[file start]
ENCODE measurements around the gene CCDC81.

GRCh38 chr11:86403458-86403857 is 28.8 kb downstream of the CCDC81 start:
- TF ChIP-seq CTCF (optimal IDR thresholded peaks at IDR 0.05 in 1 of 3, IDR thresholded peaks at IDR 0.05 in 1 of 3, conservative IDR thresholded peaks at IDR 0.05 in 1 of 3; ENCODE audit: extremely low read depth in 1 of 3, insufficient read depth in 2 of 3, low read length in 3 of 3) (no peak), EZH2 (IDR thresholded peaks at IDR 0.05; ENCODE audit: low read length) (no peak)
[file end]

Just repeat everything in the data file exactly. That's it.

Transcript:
ENCODE measurements around the gene CCDC81.

GRCh38 chr11:86403458-86403857 is 28.8 kb downstream of the CCDC81 start:
- TF ChIP-seq CTCF (optimal IDR thresholded peaks at IDR 0.05 in 1 of 3, IDR thresholded peaks at IDR 0.05 in 1 of 3, conservative IDR thresholded peaks at IDR 0.05 in 1 of 3; ENCODE audit: extremely low read depth in 1 of 3, insufficient read depth in 2 of 3, low read length in 3 of 3) (no peak), EZH2 (IDR thresholded peaks at IDR 0.05; ENCODE audit: low read length) (no peak)